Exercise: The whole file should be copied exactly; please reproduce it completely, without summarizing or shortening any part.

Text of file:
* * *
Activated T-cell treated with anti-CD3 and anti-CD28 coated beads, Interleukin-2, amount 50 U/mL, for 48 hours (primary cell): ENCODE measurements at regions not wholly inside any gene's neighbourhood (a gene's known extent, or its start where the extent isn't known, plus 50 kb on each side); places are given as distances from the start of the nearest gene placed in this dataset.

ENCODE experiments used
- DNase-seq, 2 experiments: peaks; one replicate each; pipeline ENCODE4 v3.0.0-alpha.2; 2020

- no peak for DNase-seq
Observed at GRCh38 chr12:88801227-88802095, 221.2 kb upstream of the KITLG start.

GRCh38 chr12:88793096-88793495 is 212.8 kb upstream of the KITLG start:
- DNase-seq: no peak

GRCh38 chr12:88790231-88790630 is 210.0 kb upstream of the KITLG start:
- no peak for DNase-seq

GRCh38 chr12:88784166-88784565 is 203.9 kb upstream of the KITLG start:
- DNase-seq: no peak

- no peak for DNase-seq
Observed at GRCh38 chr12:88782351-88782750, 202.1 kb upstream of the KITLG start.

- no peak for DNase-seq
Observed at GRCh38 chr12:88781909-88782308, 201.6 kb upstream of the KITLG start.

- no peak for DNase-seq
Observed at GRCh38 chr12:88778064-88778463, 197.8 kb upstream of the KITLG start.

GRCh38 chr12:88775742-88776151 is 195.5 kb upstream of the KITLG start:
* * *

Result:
Activated T-cell treated with anti-CD3 and anti-CD28 coated beads, Interleukin-2, amount 50 U/mL, for 48 hours (primary cell): ENCODE measurements at regions not wholly inside any gene's neighbourhood (a gene's known extent, or its start where the extent isn't known, plus 50 kb on each side); places are given as distances from the start of the nearest gene placed in this dataset.

ENCODE experiments used
- DNase-seq, 2 experiments: peaks; one replicate each; pipeline ENCODE4 v3.0.0-alpha.2; 2020

- no peak for DNase-seq
Observed at GRCh38 chr12:88801227-88802095, 221.2 kb upstream of the KITLG start.

GRCh38 chr12:88793096-88793495 is 212.8 kb upstream of the KITLG start:
- DNase-seq: no peak

GRCh38 chr12:88790231-88790630 is 210.0 kb upstream of the KITLG start:
- no peak for DNase-seq

GRCh38 chr12:88784166-88784565 is 203.9 kb upstream of the KITLG start:
- DNase-seq: no peak

- no peak for DNase-seq
Observed at GRCh38 chr12:88782351-88782750, 202.1 kb upstream of the KITLG start.

- no peak for DNase-seq
Observed at GRCh38 chr12:88781909-88782308, 201.6 kb upstream of the KITLG start.

- no peak for DNase-seq
Observed at GRCh38 chr12:88778064-88778463, 197.8 kb upstream of the KITLG start.

GRCh38 chr12:88775742-88776151 is 195.5 kb upstream of the KITLG start: